ERCP after Roux-en-Y gastrojejunostomy rarely succeeds: Could MRCP be the answer?
Background: ERCP has an expected success rate of greater than 90% but is technically difficult in patients with post-surgical anatomy. It is especially challenging after Roux-en-Y gastrojejunostomy, as the papilla has to be reached through the Roux limb. We describe our tertiary care center experience of ERCP in patients with Roux-en-Y anatomy and present a case in which magnetic resonance cholangiopancreatography (MRCP) demonstrated biliary pathology after failed ERCP. Results: 17 patients (10 women, 7 men), median age 54 years (range 38-87), with prior Roux-en-Y gastrojejunostomy underwent ERCP at our center between 3/90 and 10/96. Indications for ERCP were pancreatitis (3), cholestasis with known or suspected biliary pathology (8) and right subcostal pain with abnormal liver function tests (6). ERCP was a complete success in only 2/17 patients, and was partially successful (only one duct opacified) in another 2 patients. ERCP failed to visualize the desired duct(s) in 13/17 cases; reasons for failure included inability to identify and/or access the Roux limb (5), failure to reach the papilla despite accessing the limb (6), and failure of cannulation despite identification of the papilla (2). Case report: We used MRCP to demonstrate biliary pathology after failed ERCP in a 47 year old man with prior Roux-en-Y gastrojejunostomy and cholecystojejunostomy who presented with cholangitis. Ultrasound examination showed no pathology. At ERCP, the duodenal papilla was identified but could not be cannulated. However, MRCP clearly demonstrated small stones above a distal common bile duct stricture. The patient underwent further surgery to revise the biliary anastomosis. Conclusions: ERCP in the setting of Roux-en-Y gastrojejunostomy is technically challenging, even in experienced hands. MRCP offers a noninvasive way to screen these patients for biliary and pancreatic pathology. Abnormal findings may require interventional radiology or surgery as ERCP is likely to fail.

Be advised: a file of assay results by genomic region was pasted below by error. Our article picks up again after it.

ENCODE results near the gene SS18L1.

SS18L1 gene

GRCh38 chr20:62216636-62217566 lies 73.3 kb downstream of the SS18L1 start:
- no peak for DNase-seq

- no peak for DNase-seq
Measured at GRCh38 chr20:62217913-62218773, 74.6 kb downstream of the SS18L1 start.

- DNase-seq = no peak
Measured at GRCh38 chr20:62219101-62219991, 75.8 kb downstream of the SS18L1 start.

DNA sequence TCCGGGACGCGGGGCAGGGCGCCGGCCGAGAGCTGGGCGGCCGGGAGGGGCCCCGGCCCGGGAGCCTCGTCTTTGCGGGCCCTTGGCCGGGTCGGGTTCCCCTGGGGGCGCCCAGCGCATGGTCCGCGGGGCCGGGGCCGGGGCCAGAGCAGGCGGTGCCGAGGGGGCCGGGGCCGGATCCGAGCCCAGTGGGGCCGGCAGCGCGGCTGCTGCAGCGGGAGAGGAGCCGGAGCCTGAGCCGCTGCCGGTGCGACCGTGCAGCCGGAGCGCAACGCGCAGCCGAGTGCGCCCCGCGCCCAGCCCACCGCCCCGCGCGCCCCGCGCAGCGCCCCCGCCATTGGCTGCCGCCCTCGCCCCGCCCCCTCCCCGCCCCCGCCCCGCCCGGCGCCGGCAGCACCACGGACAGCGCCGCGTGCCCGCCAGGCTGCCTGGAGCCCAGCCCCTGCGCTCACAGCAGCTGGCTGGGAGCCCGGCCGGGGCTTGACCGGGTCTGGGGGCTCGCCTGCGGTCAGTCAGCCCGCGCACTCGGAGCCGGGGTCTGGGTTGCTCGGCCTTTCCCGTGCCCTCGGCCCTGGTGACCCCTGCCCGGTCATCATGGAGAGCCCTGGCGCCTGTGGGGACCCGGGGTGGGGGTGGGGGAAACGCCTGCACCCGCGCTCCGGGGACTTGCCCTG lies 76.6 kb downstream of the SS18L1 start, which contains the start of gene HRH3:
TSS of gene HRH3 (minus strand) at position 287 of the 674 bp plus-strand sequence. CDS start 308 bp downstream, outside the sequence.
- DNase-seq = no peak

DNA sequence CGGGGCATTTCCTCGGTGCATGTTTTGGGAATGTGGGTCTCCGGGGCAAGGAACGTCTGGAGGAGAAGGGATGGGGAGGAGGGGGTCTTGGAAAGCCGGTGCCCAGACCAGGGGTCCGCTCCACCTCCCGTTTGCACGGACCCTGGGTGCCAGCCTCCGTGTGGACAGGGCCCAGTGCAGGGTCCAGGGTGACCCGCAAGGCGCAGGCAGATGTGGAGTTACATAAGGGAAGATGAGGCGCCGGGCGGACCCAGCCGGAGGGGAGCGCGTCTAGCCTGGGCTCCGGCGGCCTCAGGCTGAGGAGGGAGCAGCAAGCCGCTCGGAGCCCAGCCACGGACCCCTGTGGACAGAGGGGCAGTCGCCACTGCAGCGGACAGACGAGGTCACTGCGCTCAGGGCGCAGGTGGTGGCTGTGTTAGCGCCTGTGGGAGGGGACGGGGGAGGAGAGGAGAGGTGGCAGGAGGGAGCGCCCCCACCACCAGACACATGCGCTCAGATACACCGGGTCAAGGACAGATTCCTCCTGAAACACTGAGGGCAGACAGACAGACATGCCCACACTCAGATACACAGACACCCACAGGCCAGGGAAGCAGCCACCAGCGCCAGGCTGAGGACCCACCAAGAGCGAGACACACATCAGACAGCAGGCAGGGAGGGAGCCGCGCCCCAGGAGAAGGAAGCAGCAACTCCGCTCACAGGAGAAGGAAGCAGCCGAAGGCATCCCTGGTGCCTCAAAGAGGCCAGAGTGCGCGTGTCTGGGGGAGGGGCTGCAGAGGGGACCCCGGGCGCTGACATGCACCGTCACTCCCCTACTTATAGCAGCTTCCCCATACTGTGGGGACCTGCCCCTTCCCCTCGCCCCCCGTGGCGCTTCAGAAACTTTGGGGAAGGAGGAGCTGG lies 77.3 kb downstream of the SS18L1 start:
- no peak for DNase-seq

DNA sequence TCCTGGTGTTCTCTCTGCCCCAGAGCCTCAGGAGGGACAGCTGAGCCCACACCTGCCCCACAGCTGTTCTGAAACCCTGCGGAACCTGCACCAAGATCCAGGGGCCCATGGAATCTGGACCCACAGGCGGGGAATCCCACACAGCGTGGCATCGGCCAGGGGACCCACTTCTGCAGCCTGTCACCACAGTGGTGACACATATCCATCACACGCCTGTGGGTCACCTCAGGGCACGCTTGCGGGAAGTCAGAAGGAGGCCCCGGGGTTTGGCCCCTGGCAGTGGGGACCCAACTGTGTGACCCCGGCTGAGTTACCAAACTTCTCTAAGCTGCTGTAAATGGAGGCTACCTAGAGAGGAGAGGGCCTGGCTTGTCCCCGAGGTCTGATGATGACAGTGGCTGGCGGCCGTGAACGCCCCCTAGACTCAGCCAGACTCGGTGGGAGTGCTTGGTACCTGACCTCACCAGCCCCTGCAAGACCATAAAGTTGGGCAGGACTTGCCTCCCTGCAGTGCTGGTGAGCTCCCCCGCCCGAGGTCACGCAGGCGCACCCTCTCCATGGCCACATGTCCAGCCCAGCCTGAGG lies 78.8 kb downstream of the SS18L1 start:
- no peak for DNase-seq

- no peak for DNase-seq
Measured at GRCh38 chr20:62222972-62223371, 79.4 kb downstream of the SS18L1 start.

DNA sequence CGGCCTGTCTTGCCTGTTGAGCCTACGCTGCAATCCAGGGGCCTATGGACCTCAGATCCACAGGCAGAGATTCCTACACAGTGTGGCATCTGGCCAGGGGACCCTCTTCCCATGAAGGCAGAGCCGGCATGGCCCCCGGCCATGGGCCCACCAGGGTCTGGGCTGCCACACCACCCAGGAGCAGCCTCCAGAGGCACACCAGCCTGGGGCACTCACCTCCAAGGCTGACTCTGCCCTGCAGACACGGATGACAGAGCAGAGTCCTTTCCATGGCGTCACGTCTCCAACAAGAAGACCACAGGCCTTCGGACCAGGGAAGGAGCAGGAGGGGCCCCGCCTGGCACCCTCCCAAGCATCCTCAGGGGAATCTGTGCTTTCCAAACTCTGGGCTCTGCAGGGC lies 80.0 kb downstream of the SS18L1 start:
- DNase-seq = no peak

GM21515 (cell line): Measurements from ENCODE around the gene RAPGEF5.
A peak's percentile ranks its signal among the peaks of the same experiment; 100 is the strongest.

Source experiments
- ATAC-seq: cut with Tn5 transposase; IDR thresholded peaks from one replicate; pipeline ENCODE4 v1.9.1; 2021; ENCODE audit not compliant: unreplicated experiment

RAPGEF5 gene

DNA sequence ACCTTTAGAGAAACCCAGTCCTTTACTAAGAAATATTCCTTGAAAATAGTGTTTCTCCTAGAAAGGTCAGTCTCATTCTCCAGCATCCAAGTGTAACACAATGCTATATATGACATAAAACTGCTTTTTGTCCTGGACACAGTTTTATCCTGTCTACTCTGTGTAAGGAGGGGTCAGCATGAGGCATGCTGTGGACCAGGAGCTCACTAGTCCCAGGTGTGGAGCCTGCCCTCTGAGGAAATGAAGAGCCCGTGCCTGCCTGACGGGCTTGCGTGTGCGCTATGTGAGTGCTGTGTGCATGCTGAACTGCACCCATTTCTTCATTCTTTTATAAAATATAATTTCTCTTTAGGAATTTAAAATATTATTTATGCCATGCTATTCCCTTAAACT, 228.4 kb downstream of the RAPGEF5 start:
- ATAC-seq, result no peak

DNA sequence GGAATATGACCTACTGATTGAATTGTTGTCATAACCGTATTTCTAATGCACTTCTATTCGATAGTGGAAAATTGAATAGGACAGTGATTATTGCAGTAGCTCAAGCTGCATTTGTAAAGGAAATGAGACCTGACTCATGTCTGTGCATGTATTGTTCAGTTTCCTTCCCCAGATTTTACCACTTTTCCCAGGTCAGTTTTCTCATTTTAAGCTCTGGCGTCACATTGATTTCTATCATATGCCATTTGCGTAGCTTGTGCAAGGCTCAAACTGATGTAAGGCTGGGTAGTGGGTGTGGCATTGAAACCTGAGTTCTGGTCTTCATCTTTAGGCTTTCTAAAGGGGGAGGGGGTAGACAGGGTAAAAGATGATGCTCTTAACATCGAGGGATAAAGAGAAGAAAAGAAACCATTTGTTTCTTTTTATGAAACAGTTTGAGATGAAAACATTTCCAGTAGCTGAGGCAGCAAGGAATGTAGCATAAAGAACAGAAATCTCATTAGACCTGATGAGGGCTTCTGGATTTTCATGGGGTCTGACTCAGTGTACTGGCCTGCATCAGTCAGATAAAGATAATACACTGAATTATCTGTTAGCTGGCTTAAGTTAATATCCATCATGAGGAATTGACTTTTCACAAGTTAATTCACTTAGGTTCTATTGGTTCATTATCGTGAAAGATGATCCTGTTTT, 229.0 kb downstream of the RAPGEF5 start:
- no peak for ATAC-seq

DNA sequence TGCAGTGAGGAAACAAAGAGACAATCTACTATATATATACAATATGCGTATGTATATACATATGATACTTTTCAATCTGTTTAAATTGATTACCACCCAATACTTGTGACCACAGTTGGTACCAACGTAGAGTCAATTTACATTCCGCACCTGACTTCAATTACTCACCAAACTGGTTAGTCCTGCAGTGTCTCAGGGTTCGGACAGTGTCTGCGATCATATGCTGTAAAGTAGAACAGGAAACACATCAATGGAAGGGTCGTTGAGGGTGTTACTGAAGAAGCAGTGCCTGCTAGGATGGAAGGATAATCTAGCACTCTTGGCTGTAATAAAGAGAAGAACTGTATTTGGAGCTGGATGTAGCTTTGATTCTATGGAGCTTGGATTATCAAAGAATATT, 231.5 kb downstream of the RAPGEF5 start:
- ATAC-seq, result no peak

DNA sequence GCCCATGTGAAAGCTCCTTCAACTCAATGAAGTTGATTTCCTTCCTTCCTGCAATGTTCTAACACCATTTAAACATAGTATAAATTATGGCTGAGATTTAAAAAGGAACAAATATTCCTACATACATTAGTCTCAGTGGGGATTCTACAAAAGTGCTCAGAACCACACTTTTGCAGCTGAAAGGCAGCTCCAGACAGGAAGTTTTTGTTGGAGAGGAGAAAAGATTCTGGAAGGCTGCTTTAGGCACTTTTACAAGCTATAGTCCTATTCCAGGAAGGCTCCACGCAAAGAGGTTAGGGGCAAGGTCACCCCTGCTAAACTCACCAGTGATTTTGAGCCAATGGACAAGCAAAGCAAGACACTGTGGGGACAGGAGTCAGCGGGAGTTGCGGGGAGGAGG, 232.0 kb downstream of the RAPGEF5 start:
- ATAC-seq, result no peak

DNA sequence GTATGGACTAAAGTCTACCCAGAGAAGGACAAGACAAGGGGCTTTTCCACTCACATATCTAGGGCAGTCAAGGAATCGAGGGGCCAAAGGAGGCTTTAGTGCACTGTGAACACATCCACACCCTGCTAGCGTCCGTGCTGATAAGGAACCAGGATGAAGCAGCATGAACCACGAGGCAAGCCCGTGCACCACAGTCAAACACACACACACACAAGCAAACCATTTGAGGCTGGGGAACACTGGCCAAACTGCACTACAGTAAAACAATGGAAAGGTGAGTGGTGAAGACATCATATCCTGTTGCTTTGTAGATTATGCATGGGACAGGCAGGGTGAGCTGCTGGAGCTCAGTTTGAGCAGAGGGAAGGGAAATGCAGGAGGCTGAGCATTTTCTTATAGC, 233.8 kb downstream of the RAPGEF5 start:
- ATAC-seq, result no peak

Mergener, K; Fried, K; Keogan, M; Branch, MS; Jowell, PS; Baillie, J
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